Interest on excess reserves has enabled the Fed to expand from its traditional pre-2008 role as a central bank that mainly just prints money and buys Treasury securities, to become a massive financial intermediary in its own right: Its $1.7 trillion MBS position means that it is acting as a huge savings and loan association, funding long-term mortgages with overnight deposits. In doing so, it is taking exactly the same risks that the S&Ls took in the 1960s and 70s, that led to their demise when short-term interest rates rose to more than they were making on their fixed-rate mortgages. And the $1.5 trillion in new Treasuries it has acquired in excess of currency creation under successive “quantitative easing” programs amount to speculation that longer term bond rates will never go up—which of course they will. Fiscal prudence requires that the Treasury finance long-term borrowing with long-term debt. When the Fed second guesses the Treasury by taking the longer-term bonds it has issued off the market and replacing them with overnight reserve deposits, it merely exposes the taxpayers to unnecessary interest rate risk.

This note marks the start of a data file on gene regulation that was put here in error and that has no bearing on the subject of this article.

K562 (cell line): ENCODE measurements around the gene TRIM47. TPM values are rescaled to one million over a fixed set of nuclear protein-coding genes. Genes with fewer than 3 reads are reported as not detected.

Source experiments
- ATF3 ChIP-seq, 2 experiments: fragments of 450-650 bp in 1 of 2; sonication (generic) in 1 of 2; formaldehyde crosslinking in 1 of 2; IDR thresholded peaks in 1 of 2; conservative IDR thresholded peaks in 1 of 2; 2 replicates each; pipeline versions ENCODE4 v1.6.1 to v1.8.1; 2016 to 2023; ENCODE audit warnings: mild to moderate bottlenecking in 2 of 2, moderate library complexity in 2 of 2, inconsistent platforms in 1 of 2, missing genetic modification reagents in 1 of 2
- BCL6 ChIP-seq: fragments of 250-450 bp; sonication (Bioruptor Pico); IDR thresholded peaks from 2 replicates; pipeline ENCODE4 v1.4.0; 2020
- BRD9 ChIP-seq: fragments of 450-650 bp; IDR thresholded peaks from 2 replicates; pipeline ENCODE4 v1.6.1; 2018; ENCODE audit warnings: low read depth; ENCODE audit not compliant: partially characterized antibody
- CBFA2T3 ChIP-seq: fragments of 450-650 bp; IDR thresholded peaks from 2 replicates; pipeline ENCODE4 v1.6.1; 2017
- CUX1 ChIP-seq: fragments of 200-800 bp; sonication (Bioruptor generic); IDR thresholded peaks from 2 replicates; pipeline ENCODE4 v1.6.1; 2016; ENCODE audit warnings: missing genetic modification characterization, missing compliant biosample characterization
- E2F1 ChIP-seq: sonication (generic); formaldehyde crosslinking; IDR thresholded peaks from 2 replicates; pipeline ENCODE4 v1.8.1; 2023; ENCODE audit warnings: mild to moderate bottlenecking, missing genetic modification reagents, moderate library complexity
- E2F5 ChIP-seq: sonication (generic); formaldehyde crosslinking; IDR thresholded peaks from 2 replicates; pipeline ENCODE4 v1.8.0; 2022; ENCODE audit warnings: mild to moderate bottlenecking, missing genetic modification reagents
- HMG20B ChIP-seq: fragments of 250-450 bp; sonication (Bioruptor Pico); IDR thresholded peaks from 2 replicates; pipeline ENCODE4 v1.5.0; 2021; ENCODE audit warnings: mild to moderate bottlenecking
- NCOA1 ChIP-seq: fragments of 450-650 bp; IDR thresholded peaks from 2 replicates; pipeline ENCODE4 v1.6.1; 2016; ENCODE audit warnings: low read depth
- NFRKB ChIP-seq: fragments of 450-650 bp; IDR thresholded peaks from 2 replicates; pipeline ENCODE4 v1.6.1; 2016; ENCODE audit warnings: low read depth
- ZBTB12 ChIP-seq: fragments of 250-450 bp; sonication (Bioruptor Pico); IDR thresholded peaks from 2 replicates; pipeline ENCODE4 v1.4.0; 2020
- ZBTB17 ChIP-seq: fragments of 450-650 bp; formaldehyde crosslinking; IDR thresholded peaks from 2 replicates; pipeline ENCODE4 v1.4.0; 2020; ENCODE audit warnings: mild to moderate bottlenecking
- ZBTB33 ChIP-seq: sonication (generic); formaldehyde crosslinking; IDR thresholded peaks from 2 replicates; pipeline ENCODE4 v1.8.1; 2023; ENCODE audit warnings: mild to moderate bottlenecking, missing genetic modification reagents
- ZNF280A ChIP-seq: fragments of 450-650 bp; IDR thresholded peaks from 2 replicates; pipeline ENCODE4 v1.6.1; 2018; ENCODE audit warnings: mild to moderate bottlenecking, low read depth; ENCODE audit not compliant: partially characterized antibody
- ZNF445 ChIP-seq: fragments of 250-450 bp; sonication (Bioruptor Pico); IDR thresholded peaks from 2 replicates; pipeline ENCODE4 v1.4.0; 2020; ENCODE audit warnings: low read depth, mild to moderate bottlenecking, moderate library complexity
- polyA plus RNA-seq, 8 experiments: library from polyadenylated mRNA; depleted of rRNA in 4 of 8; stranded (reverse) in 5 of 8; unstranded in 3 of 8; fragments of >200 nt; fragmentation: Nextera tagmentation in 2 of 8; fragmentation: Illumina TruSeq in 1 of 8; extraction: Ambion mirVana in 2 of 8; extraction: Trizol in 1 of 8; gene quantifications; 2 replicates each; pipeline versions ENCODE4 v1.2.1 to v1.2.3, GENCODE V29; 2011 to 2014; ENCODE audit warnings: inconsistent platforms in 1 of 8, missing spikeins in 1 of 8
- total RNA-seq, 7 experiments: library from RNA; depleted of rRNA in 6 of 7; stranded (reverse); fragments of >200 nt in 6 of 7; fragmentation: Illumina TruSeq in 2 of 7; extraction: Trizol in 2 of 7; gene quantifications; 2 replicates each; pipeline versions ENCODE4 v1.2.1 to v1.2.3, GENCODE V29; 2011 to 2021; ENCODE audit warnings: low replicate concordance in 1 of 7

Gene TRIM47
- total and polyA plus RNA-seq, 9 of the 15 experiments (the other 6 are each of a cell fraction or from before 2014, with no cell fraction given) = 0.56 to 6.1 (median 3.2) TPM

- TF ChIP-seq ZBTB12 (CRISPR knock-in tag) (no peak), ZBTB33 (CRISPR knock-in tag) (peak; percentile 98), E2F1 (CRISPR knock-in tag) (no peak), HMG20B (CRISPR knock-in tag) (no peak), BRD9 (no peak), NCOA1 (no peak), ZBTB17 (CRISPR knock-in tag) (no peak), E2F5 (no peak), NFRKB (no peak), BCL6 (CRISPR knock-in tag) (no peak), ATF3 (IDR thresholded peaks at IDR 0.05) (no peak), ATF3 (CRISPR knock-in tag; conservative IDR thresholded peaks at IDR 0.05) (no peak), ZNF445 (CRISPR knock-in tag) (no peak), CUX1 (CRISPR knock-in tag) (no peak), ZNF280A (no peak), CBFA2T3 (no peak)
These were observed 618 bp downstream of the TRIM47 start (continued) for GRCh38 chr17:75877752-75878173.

In order to rein in the Fed, the first thing Congress should do is therefore to eliminate the Fed’s 2008 power to pay interest on excess reserves. This power serves no monetary policy purpose, and merely allows the Fed to expand its scope in almost unlimited ways.
Interest on required reserves, on the other hand, is an interesting innovation that elminates an incentive banks have had to disguise their checking accounts under categories such as “sweep accounts” that are exempt from reserve requirements. This will help the Fed monitor transactions accounts, and enable it to control their quantity if desired. Congress should therefore retain the Fed’s power to pay interest on required reserves—a power Milton Friedman long advocated, in fact. (A minor function of zero-interest required reserves is that they act as an implicit tax on checking accounts. However, banks are already taxed on the profits they make from this activity, so there is no particular reason to impose a special excise tax as well.)